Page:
Stepper Motor - Three phase: Many variable-reluctance stepper motors use three-phase windings. In modified mode, two adjoining phases are excited simultaneously and the rotor indexes to a minimum reluctance position corresponding to the resultant of the two magnetic fields. Since two stepper motor windings are excited, twice as much power is required as the standard mode (one phase at a time). The stepper motor's output is not increased, but damping is improved.
Stepper Motor - Four phase: Each of the stepper motor's half winding is regarded as a separate phase, and phases are energized two at a time. Although this mode isn't very efficient, the controller is simple. Compared to single-phase excitation, twice the input energy is required. Torque output is increased by about 40%, and maximum response rate is increased.
Stepper Motor - Five phase: Five-phase stepper motors have 10 poles rather than the 8 poles typically used in other stepper motors. Rotor-to-stator offset becomes one-fourth to one-tenth the rotor tooth pitch. A 50-tooth rotor provides a full-step of 0.72°, and a 100-tooth version produces a 0.36° full-step (0.18° half-step). The stepper motors run at 500, 1,000, or 2,000 steps/rev with improved loaded-position accuracy and stiffer response. In addition to higher resolution, five-phase stepper motors produce less vibration than two to four-phase stepper motors with virtually no resonance effects.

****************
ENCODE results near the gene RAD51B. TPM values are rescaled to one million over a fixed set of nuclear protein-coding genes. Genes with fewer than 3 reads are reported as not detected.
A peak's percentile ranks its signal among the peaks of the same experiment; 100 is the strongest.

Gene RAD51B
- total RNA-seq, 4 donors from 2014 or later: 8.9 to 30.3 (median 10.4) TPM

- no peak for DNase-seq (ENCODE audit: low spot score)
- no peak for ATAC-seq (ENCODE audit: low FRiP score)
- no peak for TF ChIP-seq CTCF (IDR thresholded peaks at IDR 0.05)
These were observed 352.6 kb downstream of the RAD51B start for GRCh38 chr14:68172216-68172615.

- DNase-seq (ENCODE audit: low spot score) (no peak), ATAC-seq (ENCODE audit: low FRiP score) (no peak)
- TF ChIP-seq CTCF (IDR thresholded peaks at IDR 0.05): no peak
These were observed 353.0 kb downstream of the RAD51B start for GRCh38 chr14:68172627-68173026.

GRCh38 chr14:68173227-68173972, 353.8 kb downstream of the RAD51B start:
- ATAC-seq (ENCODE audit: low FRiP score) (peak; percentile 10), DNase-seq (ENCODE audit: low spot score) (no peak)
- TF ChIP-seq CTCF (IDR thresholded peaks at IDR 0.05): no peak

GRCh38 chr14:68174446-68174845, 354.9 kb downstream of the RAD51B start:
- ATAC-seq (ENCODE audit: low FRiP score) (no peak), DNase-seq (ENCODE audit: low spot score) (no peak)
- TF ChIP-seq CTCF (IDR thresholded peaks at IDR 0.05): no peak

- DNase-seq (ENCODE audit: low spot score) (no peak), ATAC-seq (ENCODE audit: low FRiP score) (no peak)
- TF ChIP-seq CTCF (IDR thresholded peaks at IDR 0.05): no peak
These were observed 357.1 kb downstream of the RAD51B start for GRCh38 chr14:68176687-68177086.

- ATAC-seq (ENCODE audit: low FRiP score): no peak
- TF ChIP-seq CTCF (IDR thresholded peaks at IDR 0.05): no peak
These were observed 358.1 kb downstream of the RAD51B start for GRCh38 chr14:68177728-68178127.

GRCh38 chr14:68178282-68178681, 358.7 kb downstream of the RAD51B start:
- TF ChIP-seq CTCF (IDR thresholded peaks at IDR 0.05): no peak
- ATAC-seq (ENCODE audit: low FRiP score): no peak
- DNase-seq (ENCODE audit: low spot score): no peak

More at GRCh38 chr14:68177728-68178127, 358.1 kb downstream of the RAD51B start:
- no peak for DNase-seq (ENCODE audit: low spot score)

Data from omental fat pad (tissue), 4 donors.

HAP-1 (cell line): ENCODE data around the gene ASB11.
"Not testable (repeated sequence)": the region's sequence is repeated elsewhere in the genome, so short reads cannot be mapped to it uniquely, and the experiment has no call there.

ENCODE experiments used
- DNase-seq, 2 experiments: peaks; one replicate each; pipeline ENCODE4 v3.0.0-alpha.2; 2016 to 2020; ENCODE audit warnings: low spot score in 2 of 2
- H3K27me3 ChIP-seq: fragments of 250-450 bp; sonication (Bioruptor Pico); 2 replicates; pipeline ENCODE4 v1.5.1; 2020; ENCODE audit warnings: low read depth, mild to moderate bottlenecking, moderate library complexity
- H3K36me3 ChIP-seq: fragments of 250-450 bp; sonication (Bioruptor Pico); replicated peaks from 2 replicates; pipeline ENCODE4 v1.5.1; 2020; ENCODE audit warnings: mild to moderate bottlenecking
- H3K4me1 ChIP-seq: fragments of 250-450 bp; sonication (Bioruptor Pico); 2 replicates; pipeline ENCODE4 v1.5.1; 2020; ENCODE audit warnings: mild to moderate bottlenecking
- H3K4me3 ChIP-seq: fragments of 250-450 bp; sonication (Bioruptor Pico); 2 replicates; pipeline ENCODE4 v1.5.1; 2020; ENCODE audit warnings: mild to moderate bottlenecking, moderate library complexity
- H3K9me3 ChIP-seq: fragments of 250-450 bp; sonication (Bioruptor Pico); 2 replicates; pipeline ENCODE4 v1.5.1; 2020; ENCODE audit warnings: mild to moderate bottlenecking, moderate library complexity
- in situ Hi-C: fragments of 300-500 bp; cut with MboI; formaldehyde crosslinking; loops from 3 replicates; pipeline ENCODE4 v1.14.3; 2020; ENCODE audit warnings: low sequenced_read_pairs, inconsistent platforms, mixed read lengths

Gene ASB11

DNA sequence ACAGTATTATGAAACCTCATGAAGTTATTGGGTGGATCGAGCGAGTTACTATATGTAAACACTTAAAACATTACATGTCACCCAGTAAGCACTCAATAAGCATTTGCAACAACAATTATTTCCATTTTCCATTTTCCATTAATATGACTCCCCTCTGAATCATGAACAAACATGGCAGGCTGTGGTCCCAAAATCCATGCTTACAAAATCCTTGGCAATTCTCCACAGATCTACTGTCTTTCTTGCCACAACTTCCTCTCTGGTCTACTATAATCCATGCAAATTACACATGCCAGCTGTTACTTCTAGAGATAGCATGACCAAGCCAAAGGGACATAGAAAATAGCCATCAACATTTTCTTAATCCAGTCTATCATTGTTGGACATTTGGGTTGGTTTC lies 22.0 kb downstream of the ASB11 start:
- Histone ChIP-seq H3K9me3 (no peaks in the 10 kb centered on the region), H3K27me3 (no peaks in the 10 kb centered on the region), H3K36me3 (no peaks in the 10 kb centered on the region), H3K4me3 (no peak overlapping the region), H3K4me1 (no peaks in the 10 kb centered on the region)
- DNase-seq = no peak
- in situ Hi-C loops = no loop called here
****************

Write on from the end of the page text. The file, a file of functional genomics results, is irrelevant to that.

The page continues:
Stepper Motor - Variable reluctance: These stepper motors have soft iron multipole rotors and a wound stator. The number of teeth on the rotor and stator, as well as the number of winding phases, determines the step angle. Variable-reluctance stepper motors are generally medium step-angle devices (5 to 15°) which operate at high step speeds. The stepper motor's torque is generally low. Rotor inertia and, thus, inertial load capacity are extremely low. Motors of this type operate at maximum pulse rates from 300 to 1,000 steps/sec and have a maximum load inertia capacity of about two-thirds of rotor inertia. When excited in an overlap mode, these stepper motors can move at half step angles and double pulse rates. These stepper motors produce a net output velocity, which remains the same.
Stepper Motor: Basics of Stepper Motor Design Engineering
Previous Page Next Page